This varies from state to state. The best thing to do is follow the Centers for Disease Control guidelines which are endorsed by the American Academy of Pediatrics and the American Academy of Family Physicians. With the exception of the HPV vaccine, almost all of the shots recommended by the AAP are required for school.
More About Immunizations and Vaccinations
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AAP, American Academy of Pediatrics, back to school, CDC, Centers for Disease Control and Prevention, HPV vaccination, immunization, immunizations, measles, school, vaccination, vaccine, vaccines, whooping cough | Categories:
Health & Safety, Must Read, school, Your Child
Monday, November 15th, 2010
Women snub HPV vaccination
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Only one third of 10,000 women ages 9-26 who received the first HPV shot returned for the other two injections in a study conducted by The University of Maryland presented at the American Association or Cancer Research and Cancer Prevention meeting. (ABC News)
Reusable grocery bags, made in China, found to contain lead, fueling calls for FDA investigation
An Empire State Consumer Project Report revealed on Sunday that there were high of lead found in Wegmens’ reusable grocery bags. Bags with high levels of lead are often made in China of non-woven polypropylene or are decorated with lead-laden paint. No other stores have found their bags to be dangerous, but are on the lookout. (NY Daily News)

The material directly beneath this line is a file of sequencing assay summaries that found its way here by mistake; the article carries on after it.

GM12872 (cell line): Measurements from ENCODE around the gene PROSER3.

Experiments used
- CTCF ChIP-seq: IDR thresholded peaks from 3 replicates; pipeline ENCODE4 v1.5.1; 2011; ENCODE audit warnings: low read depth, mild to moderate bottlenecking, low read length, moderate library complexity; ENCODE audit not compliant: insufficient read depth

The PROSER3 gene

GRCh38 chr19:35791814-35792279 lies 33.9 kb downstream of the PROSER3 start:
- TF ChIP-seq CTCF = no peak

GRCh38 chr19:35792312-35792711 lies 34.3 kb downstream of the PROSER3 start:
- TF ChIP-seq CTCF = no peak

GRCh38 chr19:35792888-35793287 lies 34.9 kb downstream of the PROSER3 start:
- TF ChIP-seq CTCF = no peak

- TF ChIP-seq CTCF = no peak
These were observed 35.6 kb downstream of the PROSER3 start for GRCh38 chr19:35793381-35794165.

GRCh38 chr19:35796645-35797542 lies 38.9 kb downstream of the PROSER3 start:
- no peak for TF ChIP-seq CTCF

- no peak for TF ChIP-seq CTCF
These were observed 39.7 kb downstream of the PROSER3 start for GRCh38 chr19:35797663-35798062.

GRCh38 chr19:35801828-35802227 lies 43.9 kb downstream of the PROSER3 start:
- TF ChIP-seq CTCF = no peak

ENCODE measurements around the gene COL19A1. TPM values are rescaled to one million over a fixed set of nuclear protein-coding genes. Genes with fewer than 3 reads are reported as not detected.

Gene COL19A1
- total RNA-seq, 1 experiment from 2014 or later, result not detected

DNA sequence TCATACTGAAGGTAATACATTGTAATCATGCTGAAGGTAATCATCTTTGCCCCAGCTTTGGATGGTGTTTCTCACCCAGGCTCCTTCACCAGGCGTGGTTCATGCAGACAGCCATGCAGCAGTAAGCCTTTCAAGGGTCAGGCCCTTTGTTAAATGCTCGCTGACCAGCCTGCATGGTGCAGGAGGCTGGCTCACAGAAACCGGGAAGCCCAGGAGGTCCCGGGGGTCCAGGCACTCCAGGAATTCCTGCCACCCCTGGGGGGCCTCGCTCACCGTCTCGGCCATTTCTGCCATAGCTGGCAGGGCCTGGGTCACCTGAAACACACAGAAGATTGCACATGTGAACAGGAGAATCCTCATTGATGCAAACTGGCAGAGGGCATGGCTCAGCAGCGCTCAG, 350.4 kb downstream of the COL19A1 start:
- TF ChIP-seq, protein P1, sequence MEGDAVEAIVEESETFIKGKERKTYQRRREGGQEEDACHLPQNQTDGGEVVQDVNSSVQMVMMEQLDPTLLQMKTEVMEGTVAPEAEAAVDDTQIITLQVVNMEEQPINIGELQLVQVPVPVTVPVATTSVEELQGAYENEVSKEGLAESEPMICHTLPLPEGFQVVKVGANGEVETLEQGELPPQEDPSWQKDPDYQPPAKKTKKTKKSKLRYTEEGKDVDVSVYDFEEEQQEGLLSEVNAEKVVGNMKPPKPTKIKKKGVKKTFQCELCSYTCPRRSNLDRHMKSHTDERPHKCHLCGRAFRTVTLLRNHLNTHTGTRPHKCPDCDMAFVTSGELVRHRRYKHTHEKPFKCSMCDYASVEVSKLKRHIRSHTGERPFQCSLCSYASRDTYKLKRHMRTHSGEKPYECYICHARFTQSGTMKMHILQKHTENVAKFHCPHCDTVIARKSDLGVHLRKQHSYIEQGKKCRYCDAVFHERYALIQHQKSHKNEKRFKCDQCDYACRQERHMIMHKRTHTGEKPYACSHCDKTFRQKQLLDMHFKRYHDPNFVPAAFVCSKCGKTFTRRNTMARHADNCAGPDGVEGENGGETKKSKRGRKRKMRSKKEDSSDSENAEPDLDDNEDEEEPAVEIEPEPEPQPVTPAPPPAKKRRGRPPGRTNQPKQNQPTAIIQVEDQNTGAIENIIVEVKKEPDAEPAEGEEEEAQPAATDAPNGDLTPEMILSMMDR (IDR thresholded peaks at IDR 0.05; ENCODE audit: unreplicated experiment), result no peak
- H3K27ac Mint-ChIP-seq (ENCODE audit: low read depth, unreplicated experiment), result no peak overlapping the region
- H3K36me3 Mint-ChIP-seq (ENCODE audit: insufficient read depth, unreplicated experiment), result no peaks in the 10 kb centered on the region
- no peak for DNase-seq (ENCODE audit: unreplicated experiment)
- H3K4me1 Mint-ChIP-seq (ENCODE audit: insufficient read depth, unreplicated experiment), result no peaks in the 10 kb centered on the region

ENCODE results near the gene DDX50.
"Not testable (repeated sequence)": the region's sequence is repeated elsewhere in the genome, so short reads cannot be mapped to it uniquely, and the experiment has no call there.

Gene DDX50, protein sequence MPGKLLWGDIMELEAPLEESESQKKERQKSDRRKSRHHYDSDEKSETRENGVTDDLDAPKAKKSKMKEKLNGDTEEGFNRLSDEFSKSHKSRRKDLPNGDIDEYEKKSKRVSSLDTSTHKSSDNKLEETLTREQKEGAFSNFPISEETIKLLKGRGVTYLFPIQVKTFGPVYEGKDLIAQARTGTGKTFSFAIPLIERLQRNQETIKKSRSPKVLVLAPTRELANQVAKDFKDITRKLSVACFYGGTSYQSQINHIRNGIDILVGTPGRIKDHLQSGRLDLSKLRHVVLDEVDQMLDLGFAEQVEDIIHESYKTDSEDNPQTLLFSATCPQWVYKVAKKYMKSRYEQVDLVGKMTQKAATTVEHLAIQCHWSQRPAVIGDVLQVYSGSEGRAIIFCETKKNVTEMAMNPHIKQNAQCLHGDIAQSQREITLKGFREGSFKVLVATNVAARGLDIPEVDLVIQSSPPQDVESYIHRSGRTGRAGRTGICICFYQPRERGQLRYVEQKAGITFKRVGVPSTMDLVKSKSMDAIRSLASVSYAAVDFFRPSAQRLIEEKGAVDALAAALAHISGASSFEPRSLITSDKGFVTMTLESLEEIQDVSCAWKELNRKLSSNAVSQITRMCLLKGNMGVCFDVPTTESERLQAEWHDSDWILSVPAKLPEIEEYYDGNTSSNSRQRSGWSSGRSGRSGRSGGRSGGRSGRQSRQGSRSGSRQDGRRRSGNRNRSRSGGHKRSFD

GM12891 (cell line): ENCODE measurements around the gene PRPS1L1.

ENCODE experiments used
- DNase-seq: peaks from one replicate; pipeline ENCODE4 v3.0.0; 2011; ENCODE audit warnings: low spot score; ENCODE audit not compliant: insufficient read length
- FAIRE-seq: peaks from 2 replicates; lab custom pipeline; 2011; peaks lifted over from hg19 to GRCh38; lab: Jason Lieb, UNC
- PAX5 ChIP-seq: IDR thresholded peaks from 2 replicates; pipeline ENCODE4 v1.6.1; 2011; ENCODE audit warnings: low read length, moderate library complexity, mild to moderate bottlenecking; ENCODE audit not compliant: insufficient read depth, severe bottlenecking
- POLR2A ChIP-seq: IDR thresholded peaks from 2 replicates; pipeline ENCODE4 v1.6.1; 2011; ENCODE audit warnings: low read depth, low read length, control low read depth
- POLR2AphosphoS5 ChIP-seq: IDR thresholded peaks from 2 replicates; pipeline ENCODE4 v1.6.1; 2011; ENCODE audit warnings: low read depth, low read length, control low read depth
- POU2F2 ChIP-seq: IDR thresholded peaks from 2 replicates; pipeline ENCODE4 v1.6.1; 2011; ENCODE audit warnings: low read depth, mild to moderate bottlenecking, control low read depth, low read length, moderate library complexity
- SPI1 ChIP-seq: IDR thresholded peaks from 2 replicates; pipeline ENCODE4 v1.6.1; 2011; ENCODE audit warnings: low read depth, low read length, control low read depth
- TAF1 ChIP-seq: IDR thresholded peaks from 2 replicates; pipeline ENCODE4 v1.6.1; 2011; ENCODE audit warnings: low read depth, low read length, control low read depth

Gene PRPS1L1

Women with high job stress face heart risks
A study found that women who work high-powered stressful jobs are more likely to have a heart attack or stroke than those who incur less job strain. This has been the case for men for decades, but now that nearly half of the nation’s workforce is comprised of women a new study of both sexes was necessary. (Fox News)
Less salt for teens means healthier adults
Based on results of a computer modeling analysis, researchers projected that a 3,000-milligram reduction in sodium by teenagers could reduce hypertension by 30 percent to 43 percent when they become adults. (Fox News)
Study: Major acne problem may raise suicide risk
Since the 1980s Isotretinoin has been sold under names including Accutane, Roaccutane, Clarus, Decutan to treat severe acne. There had been a common belief that the medication causes depression, but now Swedish researchers at the Karolinska Institute found that it may be the condition itself causing emotional disturbances. (Washington Post)